When in fact there is everything to worry about.
Tom English seems to think that the club will be fine because he can’t see the existing directors walking off the scene. In that, I think he’s entirely correct. These egotists get too much out of being associated with the club and seen as the big heroes. But what happens when they no longer want to put their hands in their pockets to pay the bills?
And as much as they might “have the club’s best interests at heart” there will come a moment when that’s exactly what will happen. Almost every major sugar-daddy owner does in fact get sick of paying the bills at one time or other; even Murray tired of it eventually and stepped back from running Rangers, and he was looking for a buyer for years.
Nothing lasts that’s built like this.
This is not the way a business should be run, not even a football club and they all seem to think that they can deny financial gravity … until they can’t. No other corporate field works this way, with so much stupidity running rampant in it.
The problem with the Survival Lie – for those who push it – is that it accepts no consequences. The Victim Lie grows out of it because of that very thing. If you accept the Survival Lie and its basic tenants, Rangers narrowly survived an attempt by others to put it out of business. This is at the heart of that belief. Nothing was their fault, and there were no real consequences anyway because they soon climbed back up through the leagues.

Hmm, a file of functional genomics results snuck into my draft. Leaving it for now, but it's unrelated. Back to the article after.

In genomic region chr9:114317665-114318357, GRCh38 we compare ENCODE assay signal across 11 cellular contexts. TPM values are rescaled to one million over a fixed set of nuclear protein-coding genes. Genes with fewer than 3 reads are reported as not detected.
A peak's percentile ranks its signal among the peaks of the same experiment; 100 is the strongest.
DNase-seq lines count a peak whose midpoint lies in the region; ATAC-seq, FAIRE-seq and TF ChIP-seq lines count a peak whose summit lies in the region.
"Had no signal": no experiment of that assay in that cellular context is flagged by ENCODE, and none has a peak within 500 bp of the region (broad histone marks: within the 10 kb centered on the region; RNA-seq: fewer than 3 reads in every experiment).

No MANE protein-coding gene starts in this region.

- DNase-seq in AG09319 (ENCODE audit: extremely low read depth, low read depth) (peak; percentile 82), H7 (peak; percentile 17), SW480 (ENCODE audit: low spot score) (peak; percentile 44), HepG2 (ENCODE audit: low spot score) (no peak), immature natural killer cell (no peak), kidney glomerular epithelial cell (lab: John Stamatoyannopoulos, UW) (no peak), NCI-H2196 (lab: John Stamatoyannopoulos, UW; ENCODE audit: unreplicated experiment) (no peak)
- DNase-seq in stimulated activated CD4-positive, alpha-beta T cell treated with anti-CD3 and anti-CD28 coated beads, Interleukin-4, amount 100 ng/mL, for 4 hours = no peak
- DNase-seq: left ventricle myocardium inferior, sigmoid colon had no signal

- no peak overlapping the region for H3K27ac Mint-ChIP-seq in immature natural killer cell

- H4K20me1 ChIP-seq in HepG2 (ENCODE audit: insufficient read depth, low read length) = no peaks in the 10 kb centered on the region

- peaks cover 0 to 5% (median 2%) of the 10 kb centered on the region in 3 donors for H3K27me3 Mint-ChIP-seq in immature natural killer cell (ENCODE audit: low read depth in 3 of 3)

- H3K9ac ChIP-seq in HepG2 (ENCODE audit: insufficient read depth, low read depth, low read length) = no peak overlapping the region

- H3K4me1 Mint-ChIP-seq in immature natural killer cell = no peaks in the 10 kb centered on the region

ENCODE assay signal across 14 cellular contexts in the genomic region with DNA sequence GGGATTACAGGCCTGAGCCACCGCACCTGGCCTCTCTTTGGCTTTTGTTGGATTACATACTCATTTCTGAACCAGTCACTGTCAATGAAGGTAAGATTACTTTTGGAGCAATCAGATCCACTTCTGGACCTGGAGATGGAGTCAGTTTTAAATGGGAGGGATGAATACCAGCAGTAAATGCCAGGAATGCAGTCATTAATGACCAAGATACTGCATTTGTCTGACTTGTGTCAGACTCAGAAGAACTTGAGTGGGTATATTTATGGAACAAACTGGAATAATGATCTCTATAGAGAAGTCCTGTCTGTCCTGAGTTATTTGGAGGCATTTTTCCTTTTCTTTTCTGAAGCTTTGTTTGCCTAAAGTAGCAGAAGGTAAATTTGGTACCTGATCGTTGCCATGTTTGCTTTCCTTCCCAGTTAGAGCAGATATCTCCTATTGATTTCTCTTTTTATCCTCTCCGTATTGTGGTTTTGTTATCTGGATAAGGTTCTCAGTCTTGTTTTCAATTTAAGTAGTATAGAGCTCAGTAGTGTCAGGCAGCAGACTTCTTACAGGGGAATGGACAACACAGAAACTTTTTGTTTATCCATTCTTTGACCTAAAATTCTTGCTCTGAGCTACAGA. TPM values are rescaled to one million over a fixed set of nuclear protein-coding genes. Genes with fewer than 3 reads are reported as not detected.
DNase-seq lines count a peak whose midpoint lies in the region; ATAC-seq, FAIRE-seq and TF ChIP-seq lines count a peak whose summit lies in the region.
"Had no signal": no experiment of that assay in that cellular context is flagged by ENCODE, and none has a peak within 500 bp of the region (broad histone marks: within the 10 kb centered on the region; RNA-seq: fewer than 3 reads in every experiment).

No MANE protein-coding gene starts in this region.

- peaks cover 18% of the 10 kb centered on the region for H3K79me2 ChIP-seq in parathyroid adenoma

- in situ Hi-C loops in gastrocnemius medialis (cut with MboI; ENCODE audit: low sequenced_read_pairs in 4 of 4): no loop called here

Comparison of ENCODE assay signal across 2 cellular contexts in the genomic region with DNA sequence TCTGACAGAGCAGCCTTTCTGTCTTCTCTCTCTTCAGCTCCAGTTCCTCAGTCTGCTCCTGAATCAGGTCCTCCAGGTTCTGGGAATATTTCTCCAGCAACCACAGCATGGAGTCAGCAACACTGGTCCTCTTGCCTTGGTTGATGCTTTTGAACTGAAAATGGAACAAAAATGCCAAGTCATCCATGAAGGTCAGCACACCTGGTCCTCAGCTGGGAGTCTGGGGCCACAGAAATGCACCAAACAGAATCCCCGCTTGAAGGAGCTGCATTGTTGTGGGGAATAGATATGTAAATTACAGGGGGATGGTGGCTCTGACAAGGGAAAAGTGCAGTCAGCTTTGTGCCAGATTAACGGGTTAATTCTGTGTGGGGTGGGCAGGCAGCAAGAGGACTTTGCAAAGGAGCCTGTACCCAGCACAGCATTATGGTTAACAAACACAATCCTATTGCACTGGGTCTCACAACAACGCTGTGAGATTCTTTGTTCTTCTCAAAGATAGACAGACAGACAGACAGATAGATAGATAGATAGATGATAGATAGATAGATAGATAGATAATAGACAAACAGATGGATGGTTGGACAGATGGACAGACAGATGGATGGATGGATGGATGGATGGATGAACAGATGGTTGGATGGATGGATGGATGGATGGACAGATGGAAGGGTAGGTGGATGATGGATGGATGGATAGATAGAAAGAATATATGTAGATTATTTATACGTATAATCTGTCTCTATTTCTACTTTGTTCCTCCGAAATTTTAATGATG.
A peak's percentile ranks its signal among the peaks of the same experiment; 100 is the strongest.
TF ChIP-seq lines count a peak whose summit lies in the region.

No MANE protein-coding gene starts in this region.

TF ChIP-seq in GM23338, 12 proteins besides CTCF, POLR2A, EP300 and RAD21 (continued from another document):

And because it’s as if nothing really happened, it’s as if nothing ever actually changed. Seeing a club playing out of Ibrox and calling itself Rangers is business as usual for these Peepul … they expect to spend money because that’s what Rangers always did, and if you think that what happened to Rangers was the product of hatred and envy instead of self-inflicted wounds then you never actually learn any lessons about what actually took place.
So the fantasy replaces reality. Ten years after one club was liquidated, the new one is spending its way towards a similar outcome. The media which is supposed to learn from this stuff and report the facts accurately is buying into the same illusion as before, that because someone is picking up the tab and paying the bill that there’s nothing to see here and that we should all just jog on and stop living in the past.
But it’s as Santayana said; “those who won’t learn from history are doomed to repeat it.”
Nobody here on this side of the lines is “living in the past.” It’s just that some others are so determined to act as if they’re still there that the resemblance is easy to overlook.